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United States Department of State / Foreign relations of the United States, 1947. The Near East and Africa

Palestine,   pp. 999-1328 PDF (126.4 MB)

Page 1037

form an Advisory Council, and would be guided as far as possible by
its advice. We have left composition of this body open for negotiation.
It is obviously a very difficult point to decide, but we have provided
that, even if we cannot give numerical parity to the Jews and Arabs,
the High Commissioner should pay attention to views of the minority
as well as of the majority. We have also thought it logical that, as
soon as a central representative organ is established in Palestine, the
Jewish population should deal with the High Commissioner through
the Jewish members of that body and not through the Executive of
the Jewish Agency, which represents Jews in all parts of the world.
An international organisation cannot be embodied in the constitution
of any country.
  We have thought it right, especially as a safeguard for the develop-
ment of a Jewish National Home, to provide for local areas with a
large measure of autonomy. Our difficulty here is of course to de-limit
Arab and Jewish areas. As you are aware it is impossible to find in all
Palestine, apart from Tel Aviv and its environs, any sizable area- with
a.Jewish majority. But we are still working on this problem and I
think we shall solve it and in due course produce a reasonable map.
  The vexed question of immigration has worried me more than any-
  thing else. I think that time has come to refer it, if the Arabs and Jews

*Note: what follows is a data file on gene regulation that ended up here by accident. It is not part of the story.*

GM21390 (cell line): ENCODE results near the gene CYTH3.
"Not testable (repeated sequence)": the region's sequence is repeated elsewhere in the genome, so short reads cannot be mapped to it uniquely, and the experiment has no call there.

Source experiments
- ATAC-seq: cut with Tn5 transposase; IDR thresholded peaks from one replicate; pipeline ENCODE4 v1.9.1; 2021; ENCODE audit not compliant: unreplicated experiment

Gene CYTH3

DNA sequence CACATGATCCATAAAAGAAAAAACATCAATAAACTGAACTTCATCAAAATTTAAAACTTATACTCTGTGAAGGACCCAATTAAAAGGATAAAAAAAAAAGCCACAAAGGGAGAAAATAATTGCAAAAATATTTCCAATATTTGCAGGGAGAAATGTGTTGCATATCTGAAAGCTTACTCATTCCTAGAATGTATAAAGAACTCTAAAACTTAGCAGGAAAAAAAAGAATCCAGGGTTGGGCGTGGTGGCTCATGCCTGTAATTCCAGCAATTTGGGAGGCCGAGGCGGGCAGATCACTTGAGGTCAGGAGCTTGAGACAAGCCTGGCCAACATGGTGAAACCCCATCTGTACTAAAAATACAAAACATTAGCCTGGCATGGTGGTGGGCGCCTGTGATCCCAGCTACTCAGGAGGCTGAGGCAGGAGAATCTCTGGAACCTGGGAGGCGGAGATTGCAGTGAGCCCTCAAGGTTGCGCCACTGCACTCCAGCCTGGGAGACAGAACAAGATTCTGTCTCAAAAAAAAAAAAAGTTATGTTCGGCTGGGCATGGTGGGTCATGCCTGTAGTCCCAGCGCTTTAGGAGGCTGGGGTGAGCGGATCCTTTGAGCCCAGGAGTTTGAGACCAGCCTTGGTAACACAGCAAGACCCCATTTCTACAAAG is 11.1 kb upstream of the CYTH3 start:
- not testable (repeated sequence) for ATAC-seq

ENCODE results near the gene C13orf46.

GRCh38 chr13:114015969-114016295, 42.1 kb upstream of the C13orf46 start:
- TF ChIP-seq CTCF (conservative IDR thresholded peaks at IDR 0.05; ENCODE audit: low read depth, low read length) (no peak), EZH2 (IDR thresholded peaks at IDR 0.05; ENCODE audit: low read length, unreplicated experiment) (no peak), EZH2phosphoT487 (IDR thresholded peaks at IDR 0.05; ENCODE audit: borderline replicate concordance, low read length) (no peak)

cannot agree, to intenati~onal arbitration. This we have provided for
  at the end of two years. But in the immediate future we felt we should
  ask Palestine to make a special contribution to the relief of distress
  Europe. We had also in mind President Truman's desire to see 100,000
  immigrants admitted into Palestine. The proposals therefore guaran-
  tee the entry of approximately that number before international arbi-
tration is invoked. To admit them in a shorter period than two years
would probably cause an upheaval.
   After four years, we hope to hold elections for a constituent as-
 sembly, and to put before the Palestinians themselves the problem of
 constituting their independent state. If they cannot agree on how to
 become independent, we shall ask the Trusteeship Council to advise us
 on our next move.
   The initial reaction of the Arabs to our proposals is sharply hostile,
 and I cannot say that I hope for .a better reception by the Jews. I
 realise that you will receive strong representations against our pro-
 posals from sections of American-public opinion. But I think that if
 you imagine yourself in my position you will agree that this last
 attempt we are making to solve the problem ourselves is justand
                                                   [ERNEST BEVIN]

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